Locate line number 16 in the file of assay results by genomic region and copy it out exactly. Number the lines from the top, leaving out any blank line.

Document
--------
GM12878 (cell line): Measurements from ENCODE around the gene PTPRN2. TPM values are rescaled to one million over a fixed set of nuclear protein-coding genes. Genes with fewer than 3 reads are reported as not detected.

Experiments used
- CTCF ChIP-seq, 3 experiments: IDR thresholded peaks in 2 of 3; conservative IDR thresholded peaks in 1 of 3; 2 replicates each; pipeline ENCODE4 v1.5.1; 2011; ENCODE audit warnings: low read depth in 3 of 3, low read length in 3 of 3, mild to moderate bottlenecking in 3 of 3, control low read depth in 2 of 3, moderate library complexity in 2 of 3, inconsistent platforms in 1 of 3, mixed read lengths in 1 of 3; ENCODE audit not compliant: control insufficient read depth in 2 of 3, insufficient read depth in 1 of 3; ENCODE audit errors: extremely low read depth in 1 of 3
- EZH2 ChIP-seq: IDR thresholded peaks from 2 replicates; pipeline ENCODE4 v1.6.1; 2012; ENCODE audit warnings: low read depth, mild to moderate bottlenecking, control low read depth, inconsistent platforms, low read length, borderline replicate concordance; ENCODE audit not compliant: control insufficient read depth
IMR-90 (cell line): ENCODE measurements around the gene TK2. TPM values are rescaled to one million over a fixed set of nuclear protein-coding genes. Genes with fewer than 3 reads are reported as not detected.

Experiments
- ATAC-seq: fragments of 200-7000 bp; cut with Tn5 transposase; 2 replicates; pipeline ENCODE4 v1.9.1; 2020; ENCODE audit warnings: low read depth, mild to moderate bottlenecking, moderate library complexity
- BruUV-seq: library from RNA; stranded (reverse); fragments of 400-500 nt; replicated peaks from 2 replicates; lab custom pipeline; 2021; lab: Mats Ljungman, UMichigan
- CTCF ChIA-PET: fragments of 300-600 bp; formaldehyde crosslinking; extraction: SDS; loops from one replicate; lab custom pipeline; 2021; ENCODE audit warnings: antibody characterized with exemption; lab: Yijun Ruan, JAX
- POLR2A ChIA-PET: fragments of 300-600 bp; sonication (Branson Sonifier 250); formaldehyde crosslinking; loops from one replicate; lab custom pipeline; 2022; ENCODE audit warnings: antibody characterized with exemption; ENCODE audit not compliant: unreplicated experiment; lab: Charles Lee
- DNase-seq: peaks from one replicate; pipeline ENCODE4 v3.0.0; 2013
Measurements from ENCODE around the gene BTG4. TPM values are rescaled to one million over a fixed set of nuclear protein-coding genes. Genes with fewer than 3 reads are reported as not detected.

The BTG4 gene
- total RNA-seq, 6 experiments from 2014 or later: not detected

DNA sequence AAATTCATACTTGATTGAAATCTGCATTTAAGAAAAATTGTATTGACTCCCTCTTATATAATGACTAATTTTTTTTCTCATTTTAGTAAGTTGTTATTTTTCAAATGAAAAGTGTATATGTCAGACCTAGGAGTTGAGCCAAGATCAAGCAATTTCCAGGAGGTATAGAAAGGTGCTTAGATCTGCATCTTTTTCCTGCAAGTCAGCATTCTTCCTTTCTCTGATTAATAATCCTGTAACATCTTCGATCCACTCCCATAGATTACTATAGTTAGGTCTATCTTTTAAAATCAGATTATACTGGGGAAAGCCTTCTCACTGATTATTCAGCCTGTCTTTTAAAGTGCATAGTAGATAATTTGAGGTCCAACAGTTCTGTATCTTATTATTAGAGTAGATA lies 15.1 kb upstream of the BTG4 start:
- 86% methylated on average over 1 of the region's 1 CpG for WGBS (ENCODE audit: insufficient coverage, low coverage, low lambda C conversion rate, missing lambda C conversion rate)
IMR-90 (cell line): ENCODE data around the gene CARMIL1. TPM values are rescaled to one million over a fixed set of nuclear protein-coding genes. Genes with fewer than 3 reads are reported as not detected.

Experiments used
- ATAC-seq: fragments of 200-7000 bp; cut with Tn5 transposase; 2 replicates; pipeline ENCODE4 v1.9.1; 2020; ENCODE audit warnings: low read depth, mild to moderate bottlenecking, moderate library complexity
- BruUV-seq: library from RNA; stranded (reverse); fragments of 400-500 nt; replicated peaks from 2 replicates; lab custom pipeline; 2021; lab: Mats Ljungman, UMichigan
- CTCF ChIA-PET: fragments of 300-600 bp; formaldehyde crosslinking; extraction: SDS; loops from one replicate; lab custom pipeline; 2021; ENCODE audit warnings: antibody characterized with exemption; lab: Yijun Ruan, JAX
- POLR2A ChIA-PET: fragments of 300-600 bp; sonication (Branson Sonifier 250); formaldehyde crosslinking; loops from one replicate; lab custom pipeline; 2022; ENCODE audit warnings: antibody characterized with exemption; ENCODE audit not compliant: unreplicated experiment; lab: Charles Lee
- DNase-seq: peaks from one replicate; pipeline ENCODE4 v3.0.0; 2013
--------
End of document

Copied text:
- 86% methylated on average over 1 of the region's 1 CpG for WGBS (ENCODE audit: insufficient coverage, low coverage, low lambda C conversion rate, missing lambda C conversion rate)